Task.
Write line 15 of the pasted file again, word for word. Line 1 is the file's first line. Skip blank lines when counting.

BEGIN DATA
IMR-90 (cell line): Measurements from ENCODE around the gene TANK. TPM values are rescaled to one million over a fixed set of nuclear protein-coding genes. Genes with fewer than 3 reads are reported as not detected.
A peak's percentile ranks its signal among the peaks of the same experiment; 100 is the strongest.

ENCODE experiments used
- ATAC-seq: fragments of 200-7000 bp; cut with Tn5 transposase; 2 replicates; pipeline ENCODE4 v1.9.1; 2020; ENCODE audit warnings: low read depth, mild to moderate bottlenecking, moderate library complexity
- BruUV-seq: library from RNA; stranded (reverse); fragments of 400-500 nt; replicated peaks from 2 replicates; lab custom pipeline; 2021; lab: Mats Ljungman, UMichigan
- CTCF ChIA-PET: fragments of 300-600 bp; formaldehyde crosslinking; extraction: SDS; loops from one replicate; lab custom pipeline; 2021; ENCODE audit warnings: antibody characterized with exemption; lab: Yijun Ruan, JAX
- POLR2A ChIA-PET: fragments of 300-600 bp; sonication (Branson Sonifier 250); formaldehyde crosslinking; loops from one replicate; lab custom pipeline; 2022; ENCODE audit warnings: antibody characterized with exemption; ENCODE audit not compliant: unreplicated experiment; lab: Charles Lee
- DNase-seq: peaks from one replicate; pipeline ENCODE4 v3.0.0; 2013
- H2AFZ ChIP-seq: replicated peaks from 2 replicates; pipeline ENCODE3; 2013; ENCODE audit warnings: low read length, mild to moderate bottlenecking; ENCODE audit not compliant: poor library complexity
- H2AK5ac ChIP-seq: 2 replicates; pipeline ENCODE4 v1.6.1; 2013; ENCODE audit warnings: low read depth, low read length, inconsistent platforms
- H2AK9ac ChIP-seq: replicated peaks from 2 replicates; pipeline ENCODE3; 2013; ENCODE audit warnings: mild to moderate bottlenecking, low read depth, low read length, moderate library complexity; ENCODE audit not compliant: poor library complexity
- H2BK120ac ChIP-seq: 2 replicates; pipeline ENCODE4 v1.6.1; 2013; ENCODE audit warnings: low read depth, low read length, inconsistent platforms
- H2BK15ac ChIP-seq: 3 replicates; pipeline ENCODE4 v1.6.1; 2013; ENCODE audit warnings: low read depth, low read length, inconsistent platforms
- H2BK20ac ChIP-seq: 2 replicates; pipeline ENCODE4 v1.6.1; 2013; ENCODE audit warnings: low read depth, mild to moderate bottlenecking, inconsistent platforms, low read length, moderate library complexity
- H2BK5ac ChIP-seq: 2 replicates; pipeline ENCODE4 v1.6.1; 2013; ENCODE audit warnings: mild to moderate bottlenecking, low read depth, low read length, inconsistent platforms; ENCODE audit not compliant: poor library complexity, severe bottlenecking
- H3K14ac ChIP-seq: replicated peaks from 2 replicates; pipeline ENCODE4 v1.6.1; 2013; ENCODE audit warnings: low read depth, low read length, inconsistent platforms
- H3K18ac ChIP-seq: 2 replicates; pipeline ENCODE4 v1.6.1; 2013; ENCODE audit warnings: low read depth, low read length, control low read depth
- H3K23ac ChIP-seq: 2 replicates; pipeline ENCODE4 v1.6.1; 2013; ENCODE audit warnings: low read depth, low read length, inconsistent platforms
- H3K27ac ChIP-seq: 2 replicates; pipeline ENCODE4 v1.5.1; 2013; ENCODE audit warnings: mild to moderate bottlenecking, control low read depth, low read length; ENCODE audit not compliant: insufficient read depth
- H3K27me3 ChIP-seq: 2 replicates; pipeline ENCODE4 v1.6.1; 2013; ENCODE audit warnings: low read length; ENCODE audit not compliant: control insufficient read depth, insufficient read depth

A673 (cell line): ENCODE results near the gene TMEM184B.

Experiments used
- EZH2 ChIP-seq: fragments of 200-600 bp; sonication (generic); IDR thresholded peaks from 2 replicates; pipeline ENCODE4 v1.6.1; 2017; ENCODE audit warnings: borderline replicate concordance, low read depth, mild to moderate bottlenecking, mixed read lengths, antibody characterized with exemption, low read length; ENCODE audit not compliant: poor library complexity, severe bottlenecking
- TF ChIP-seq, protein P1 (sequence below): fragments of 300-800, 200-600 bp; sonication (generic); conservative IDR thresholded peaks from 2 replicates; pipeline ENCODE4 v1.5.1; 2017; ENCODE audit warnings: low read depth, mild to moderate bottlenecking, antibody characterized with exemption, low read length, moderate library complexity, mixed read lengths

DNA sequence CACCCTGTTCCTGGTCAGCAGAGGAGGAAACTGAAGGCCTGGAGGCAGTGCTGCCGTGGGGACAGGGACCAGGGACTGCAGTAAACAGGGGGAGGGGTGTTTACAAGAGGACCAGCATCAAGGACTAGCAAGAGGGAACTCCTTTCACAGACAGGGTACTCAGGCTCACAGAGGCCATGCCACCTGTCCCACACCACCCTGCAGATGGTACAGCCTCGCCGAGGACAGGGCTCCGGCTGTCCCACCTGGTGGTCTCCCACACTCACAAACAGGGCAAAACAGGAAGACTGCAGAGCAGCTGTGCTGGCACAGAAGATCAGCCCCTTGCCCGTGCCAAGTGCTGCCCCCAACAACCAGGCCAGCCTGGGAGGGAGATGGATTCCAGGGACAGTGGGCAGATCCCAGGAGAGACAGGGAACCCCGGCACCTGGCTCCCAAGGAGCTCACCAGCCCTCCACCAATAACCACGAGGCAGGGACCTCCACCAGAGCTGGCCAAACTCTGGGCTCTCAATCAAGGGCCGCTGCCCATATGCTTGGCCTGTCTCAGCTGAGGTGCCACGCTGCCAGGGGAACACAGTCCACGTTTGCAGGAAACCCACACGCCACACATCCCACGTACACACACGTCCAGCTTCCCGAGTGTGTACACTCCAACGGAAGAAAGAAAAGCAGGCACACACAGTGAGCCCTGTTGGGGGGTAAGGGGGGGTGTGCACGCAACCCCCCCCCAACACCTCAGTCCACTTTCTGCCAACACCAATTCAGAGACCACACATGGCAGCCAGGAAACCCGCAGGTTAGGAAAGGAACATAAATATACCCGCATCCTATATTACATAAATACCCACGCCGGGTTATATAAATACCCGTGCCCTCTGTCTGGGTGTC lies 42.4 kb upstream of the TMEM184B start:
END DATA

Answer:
- H2BK5ac ChIP-seq: 2 replicates; pipeline ENCODE4 v1.6.1; 2013; ENCODE audit warnings: mild to moderate bottlenecking, low read depth, low read length, inconsistent platforms; ENCODE audit not compliant: poor library complexity, severe bottlenecking